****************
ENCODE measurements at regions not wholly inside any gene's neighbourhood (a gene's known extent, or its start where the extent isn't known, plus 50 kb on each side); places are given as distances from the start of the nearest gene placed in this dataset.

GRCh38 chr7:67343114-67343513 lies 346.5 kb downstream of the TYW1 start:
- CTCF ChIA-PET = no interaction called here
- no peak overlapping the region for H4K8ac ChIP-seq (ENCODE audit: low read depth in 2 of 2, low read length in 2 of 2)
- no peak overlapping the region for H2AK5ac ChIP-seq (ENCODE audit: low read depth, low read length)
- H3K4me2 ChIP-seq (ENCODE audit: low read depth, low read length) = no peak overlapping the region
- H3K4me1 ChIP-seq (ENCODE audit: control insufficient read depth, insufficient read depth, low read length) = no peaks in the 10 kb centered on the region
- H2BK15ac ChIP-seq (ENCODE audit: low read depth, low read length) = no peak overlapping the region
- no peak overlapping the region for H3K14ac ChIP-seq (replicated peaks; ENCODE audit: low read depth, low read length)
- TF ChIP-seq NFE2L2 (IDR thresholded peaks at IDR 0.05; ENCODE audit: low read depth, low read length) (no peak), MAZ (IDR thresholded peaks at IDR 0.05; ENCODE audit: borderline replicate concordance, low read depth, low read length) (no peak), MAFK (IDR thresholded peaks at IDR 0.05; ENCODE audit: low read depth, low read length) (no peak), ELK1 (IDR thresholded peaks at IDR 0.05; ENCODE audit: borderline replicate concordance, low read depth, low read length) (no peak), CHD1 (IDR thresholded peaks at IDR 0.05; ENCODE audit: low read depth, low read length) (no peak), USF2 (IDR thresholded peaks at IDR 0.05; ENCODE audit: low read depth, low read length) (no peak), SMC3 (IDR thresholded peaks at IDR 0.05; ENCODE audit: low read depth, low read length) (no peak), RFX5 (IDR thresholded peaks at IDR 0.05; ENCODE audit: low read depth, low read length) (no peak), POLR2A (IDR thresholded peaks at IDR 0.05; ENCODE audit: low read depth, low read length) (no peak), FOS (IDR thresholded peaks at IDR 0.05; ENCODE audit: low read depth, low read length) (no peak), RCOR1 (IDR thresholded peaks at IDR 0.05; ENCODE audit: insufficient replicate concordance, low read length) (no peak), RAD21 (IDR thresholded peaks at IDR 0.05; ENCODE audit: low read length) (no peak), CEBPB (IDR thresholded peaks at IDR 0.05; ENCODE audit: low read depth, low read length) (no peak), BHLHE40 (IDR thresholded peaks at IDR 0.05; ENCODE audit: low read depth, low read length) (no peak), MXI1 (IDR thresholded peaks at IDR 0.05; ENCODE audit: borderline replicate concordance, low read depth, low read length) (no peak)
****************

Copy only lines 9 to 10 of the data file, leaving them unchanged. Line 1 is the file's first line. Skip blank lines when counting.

- no peak overlapping the region for H3K14ac ChIP-seq (replicated peaks; ENCODE audit: low read depth, low read length)
- TF ChIP-seq NFE2L2 (IDR thresholded peaks at IDR 0.05; ENCODE audit: low read depth, low read length) (no peak), MAZ (IDR thresholded peaks at IDR 0.05; ENCODE audit: borderline replicate concordance, low read depth, low read length) (no peak), MAFK (IDR thresholded peaks at IDR 0.05; ENCODE audit: low read depth, low read length) (no peak), ELK1 (IDR thresholded peaks at IDR 0.05; ENCODE audit: borderline replicate concordance, low read depth, low read length) (no peak), CHD1 (IDR thresholded peaks at IDR 0.05; ENCODE audit: low read depth, low read length) (no peak), USF2 (IDR thresholded peaks at IDR 0.05; ENCODE audit: low read depth, low read length) (no peak), SMC3 (IDR thresholded peaks at IDR 0.05; ENCODE audit: low read depth, low read length) (no peak), RFX5 (IDR thresholded peaks at IDR 0.05; ENCODE audit: low read depth, low read length) (no peak), POLR2A (IDR thresholded peaks at IDR 0.05; ENCODE audit: low read depth, low read length) (no peak), FOS (IDR thresholded peaks at IDR 0.05; ENCODE audit: low read depth, low read length) (no peak), RCOR1 (IDR thresholded peaks at IDR 0.05; ENCODE audit: insufficient replicate concordance, low read length) (no peak), RAD21 (IDR thresholded peaks at IDR 0.05; ENCODE audit: low read length) (no peak), CEBPB (IDR thresholded peaks at IDR 0.05; ENCODE audit: low read depth, low read length) (no peak), BHLHE40 (IDR thresholded peaks at IDR 0.05; ENCODE audit: low read depth, low read length) (no peak), MXI1 (IDR thresholded peaks at IDR 0.05; ENCODE audit: borderline replicate concordance, low read depth, low read length) (no peak)